“Every person who goes to their local license plate agency office and purchases a Smokies plate is helping the park,” said Holly Demuth, the new director of the North Carolina office of Friends of the Smokies. “The support for the Smokies from North Carolinians is robust. Everywhere you look, you see the bear tag.”
Of the extra $30 annual fee for the specialty tag, $20 goes to Friends of the Smokies to support projects and programs on the North Carolina side of the park. Launched in 1999, the Smokies license plate has now raised a grand total of more than $1.8 million.
With these funds, Friends of the Smokies is supporting a wide variety of significant projects and programs in 2009:
• Providing educational programs for local schoolchildren
• Protecting the park’s hemlock forests from the deadly hemlock woolly adelgid.
• Supporting the Appalachian Highlands Science Learning Center near Maggie Valley.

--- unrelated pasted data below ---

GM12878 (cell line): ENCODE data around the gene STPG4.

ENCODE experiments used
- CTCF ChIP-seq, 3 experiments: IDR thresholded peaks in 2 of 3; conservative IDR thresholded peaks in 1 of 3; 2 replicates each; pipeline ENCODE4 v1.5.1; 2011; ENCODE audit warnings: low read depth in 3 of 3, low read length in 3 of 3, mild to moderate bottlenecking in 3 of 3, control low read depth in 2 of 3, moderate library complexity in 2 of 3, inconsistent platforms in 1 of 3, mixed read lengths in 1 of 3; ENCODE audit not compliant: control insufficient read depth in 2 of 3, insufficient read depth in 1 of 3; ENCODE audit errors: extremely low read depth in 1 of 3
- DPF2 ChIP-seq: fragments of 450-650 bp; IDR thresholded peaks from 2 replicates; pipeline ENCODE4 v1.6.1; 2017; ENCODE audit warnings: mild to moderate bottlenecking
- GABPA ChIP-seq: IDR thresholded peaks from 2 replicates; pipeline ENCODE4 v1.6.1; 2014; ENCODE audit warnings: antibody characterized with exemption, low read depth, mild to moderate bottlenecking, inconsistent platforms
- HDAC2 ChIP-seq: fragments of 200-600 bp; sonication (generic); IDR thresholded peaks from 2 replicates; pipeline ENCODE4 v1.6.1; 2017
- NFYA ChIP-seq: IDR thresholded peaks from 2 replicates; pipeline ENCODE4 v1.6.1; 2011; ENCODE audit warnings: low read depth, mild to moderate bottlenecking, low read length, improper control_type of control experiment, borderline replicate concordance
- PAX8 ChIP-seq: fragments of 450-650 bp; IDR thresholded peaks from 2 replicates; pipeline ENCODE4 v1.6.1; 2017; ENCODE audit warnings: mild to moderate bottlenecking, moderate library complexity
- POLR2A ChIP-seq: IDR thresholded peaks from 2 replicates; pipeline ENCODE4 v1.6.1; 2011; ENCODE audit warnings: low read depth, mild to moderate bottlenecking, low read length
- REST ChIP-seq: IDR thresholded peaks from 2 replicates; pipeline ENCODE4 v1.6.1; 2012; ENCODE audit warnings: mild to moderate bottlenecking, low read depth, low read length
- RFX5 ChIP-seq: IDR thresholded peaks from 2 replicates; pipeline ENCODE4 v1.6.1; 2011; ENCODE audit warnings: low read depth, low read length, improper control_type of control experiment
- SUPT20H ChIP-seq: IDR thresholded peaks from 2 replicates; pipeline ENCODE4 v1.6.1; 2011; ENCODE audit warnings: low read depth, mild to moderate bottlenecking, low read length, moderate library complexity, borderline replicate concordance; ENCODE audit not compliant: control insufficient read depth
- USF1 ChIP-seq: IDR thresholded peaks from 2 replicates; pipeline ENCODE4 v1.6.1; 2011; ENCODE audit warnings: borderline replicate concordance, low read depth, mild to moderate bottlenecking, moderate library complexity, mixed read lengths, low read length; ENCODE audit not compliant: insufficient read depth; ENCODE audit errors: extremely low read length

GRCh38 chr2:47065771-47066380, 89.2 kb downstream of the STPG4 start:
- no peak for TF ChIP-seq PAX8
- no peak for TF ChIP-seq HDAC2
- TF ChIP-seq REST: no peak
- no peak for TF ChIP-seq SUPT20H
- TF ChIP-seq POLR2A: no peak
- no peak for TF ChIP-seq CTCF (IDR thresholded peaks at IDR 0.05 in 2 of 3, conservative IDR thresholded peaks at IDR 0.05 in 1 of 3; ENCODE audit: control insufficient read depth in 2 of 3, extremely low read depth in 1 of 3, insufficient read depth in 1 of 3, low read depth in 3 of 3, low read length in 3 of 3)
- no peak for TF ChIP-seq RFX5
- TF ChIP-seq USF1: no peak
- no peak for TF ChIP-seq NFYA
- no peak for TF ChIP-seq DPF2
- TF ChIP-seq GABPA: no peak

• Interpreting the area’s cultural history through new exhibits at the new Oconaluftee Visitor Center.
• Creating a permanent legacy of improvements to trails through the Trails Forever endowment.
“Great Smoky Mountains National Park is fortunate to have such strong support from its neighboring states,” said Park Superintendent Dale Ditmanson. “The specialty license plates are one of the most visible signs of this affinity. After 75 years, the park still has much work to do with conservation, education, trail improvements, and more. We hope people will continue to contribute one plate at a time.”
www.friendsofthesmokies.org or 828.452.0720.
When George Ivey broached the idea of a new specialty license plate design for Friends of the Smokies, feedback on the best image to symbolize the park ran the gamut: a scenic vista, a log cabin, the rare hellbender salamander, even slime molds.
Micah McClure, a graphic designer in Waynesville, faced a daunting task when asked to redesign the Friends of the Smokies license plate in a way that would capture the essence of America’s most visited national park.